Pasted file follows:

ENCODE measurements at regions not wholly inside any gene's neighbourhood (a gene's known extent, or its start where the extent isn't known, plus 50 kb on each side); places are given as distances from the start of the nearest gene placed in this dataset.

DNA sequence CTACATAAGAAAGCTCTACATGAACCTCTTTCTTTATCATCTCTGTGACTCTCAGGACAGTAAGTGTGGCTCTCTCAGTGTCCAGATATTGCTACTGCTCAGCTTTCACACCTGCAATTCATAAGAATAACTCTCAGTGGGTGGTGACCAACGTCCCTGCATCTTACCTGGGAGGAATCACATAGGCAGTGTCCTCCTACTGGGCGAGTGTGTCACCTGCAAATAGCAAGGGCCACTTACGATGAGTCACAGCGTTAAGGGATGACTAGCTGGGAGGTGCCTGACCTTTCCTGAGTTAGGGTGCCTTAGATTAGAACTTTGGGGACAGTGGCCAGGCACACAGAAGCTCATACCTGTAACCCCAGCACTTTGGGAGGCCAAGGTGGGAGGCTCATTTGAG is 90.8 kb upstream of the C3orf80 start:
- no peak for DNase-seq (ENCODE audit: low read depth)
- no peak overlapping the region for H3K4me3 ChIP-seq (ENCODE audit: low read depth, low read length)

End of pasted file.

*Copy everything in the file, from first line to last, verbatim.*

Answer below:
ENCODE measurements at regions not wholly inside any gene's neighbourhood (a gene's known extent, or its start where the extent isn't known, plus 50 kb on each side); places are given as distances from the start of the nearest gene placed in this dataset.

DNA sequence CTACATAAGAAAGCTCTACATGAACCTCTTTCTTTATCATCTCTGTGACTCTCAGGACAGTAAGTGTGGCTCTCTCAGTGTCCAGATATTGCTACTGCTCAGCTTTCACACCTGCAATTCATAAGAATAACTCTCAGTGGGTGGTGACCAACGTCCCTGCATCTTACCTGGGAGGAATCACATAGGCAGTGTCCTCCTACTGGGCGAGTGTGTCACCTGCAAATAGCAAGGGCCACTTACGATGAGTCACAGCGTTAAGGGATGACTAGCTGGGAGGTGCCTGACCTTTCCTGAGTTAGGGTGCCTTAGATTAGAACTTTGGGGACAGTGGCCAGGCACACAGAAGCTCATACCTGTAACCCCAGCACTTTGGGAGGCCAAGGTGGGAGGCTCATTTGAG is 90.8 kb upstream of the C3orf80 start:
- no peak for DNase-seq (ENCODE audit: low read depth)
- no peak overlapping the region for H3K4me3 ChIP-seq (ENCODE audit: low read depth, low read length)